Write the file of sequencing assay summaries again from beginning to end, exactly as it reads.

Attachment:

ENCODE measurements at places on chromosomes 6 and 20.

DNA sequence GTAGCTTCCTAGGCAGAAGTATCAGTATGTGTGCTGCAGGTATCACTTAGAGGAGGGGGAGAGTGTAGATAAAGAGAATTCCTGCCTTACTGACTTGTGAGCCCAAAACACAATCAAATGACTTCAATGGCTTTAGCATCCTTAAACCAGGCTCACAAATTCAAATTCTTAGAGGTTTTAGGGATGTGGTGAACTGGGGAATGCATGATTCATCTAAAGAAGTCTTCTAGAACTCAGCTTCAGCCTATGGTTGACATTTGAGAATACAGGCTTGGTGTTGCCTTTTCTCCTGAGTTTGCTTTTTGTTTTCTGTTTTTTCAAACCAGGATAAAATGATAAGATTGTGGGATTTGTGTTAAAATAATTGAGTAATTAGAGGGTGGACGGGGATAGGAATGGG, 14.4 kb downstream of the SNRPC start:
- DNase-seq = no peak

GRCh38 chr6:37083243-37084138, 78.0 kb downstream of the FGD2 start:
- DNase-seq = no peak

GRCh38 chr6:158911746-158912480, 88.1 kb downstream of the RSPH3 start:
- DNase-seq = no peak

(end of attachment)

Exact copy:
ENCODE measurements at places on chromosomes 6 and 20.

DNA sequence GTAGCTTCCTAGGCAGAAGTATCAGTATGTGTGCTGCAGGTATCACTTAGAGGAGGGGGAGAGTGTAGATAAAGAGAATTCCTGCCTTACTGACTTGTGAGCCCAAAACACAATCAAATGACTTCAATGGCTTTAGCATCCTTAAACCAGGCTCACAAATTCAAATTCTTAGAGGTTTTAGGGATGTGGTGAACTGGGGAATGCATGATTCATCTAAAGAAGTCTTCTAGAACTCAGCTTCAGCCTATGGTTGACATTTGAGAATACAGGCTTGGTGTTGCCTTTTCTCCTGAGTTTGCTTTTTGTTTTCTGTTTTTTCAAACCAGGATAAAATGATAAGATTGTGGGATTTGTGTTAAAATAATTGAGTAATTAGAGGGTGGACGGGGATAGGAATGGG, 14.4 kb downstream of the SNRPC start:
- DNase-seq = no peak

GRCh38 chr6:37083243-37084138, 78.0 kb downstream of the FGD2 start:
- DNase-seq = no peak

GRCh38 chr6:158911746-158912480, 88.1 kb downstream of the RSPH3 start:
- DNase-seq = no peak